in a complete and compassionate sense. Nuances of the functioning of a medical
board as well as the whole process of certification of children have to be
understood and addressed through the lens of following questions:
would be alternative processes and steps in lieu of delays and cancellations of
the medical board sittings?’
would make the process more rights based for children with disabilities and
the sum of different parts of the system form a larger whole?’
Prof. Ratna Verma passed away on 1 January 2019. On 16th February 2019, some of her friends, colleagues, students as well as contributors of her book Manan came together. Through conversations, they remembered her as a colleague, as a friend, as a guide, and as a social worker who remained fiercely protective, promotive, and possessive of her profession. It is through these conversations that I got to know Prof. Verma.
All I knew earlier was that Prof. Ratna Verma had been a faculty at Department of Social Work , University of Delhi. I had never met or talked to her. My only connection with her in past had been through her book on psychiatric social work since I am from mental health domain as well. Yet it was sort of a miracle that I got a chance to contribute to her book Manan and write about my journey and learnings as a social work professional. In this post, I write about Prof. Ratna Verma based on what I learnt from those who knew her well.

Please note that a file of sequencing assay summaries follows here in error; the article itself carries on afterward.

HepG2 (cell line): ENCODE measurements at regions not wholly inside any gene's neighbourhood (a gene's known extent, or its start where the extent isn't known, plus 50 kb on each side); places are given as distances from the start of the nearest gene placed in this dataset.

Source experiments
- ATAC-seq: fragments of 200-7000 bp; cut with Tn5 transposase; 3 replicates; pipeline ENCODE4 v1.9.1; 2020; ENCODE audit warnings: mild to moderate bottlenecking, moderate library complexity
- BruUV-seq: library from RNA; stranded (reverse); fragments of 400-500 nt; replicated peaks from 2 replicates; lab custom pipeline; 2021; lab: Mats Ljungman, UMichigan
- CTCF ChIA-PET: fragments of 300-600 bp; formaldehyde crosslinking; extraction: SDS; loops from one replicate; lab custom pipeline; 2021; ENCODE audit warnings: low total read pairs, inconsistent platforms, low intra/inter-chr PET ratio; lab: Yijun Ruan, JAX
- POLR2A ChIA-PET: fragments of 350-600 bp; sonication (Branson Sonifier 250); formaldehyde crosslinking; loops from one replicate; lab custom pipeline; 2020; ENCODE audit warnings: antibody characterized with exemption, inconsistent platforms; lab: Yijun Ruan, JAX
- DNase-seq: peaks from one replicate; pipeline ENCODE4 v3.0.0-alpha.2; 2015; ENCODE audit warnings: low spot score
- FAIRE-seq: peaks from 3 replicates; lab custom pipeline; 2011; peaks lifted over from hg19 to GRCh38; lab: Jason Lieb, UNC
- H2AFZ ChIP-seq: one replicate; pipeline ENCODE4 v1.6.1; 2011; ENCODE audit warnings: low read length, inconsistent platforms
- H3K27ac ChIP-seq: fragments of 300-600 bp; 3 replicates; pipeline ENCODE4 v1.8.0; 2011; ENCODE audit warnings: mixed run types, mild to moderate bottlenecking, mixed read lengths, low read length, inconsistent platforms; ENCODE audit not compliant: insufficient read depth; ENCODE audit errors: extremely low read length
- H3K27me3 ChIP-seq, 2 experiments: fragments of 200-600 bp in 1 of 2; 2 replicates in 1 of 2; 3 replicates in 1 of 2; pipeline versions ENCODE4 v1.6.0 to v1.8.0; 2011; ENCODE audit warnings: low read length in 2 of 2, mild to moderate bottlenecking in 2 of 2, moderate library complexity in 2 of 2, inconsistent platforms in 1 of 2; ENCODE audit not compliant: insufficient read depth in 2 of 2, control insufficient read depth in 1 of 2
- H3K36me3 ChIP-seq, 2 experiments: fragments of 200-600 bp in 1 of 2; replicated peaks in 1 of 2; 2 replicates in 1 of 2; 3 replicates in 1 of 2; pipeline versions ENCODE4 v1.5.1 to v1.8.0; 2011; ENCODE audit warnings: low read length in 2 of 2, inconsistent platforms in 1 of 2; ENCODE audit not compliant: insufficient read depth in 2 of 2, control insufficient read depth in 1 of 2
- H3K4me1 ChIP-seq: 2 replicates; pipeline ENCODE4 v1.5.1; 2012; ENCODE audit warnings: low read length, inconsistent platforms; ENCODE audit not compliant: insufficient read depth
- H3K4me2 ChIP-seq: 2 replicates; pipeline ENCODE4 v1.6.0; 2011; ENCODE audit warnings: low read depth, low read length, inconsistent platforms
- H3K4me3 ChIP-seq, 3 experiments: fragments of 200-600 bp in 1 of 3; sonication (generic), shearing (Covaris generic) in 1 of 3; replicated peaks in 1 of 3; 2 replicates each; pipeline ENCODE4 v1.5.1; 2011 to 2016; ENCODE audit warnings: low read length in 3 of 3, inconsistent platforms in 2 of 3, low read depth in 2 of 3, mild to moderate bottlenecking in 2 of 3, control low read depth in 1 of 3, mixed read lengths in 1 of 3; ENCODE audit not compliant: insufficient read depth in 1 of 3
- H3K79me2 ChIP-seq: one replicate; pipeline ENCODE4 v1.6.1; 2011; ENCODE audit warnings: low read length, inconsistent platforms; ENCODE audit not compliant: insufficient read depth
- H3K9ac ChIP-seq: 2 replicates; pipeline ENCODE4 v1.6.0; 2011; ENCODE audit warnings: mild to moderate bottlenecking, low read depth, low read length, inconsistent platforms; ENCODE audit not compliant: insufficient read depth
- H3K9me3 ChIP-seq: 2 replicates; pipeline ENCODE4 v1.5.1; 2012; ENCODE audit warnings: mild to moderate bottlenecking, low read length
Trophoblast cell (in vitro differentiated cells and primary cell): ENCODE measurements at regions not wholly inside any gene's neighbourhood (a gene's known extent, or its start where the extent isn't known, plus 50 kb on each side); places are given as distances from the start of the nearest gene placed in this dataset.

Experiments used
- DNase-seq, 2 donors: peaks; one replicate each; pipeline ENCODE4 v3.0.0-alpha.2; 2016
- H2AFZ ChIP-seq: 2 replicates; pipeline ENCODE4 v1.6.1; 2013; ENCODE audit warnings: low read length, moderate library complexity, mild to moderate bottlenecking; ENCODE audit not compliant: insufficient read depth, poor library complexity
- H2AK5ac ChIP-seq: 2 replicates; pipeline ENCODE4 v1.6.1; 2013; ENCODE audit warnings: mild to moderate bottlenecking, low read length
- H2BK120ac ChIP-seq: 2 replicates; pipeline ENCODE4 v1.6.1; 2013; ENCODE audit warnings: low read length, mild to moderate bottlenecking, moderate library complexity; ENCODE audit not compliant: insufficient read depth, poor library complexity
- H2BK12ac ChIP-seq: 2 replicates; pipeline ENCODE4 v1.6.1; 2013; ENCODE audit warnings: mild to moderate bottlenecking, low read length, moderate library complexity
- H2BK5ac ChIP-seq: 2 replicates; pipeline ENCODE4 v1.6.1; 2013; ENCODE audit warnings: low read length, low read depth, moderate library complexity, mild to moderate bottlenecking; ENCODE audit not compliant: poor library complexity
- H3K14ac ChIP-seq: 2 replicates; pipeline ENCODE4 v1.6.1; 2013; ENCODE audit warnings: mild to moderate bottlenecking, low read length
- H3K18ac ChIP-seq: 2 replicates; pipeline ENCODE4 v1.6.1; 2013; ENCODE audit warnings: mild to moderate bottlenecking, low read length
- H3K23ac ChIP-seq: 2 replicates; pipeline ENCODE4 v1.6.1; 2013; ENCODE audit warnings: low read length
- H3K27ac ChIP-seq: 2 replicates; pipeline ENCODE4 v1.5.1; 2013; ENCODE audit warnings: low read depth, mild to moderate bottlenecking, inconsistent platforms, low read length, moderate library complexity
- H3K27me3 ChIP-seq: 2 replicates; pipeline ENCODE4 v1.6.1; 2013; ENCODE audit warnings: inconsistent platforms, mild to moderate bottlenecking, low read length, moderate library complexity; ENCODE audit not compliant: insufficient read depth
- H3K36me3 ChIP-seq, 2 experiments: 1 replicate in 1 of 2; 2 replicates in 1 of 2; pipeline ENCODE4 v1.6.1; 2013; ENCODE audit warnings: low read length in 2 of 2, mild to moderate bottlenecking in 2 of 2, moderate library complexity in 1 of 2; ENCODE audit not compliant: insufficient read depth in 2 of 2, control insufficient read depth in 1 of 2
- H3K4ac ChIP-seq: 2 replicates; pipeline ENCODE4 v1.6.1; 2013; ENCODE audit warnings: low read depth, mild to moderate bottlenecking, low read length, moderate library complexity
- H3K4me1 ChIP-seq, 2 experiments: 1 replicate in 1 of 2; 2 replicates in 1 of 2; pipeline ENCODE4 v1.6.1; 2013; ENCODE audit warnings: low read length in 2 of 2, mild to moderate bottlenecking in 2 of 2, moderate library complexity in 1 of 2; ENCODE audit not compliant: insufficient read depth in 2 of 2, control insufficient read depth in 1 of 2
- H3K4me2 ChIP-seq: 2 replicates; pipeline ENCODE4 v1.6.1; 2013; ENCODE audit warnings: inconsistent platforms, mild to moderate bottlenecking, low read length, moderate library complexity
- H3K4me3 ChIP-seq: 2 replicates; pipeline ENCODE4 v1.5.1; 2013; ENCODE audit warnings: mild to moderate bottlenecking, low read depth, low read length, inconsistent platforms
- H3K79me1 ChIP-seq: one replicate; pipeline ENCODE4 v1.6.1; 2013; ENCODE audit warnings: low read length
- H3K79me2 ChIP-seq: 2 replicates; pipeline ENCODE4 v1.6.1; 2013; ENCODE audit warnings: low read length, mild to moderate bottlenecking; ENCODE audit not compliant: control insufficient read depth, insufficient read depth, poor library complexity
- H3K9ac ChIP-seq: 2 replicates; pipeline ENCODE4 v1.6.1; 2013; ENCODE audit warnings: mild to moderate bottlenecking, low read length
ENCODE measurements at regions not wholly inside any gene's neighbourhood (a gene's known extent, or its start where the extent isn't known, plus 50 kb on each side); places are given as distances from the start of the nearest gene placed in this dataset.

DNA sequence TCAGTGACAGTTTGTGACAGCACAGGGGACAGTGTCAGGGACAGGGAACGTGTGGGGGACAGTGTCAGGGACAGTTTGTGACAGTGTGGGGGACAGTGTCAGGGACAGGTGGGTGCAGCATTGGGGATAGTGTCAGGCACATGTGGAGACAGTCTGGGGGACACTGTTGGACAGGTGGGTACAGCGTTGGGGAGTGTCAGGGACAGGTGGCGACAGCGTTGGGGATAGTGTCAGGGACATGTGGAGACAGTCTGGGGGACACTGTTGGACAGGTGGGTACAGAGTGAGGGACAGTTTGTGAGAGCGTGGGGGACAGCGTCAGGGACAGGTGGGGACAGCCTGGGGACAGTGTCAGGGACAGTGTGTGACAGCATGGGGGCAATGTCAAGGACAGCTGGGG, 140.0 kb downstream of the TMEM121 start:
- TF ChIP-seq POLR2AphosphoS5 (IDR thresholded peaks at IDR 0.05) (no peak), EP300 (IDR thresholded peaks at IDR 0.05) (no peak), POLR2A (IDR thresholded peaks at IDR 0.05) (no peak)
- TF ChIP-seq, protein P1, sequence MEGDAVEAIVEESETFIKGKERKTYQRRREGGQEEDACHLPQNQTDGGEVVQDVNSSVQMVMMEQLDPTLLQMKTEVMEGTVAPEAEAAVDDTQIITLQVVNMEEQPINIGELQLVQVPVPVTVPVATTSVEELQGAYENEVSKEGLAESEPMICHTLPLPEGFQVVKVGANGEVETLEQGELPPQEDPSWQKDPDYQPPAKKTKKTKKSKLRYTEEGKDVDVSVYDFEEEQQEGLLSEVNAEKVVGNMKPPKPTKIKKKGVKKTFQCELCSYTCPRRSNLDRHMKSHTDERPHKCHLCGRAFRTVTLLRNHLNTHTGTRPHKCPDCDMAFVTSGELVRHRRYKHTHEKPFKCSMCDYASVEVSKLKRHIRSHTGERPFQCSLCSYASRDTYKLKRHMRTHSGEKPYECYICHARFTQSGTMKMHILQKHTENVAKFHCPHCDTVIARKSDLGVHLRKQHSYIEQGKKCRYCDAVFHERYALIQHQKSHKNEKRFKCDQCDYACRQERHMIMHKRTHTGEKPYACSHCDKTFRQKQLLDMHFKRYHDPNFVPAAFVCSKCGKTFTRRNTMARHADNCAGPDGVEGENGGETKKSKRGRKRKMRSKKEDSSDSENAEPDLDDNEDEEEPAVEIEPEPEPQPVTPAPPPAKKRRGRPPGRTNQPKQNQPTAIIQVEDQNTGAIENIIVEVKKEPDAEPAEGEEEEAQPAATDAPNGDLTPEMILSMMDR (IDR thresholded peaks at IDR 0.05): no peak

As everyone talked about their experiences and interactions with Prof. Verma, they shared examples of her independent and determined nature as she would move towards achieving her goals through ‘Sankalp’ ! ‘A born counselor’ as well as an authoritarian and a strict supervisor, she remained supportive of her students, encouraging them to stay with the social work profession. Prof. Ratna Verma influencedlives and got people to remain connected with social work.
Talking about Prof. Verma as a unique person with a lot of energy, members shared their awe about the fact that in spite of her health challenges, Prof. Ratna Verma shifted houses and stayed on her own. Many considered her to be a role model for the way they should stay independently as they grow old.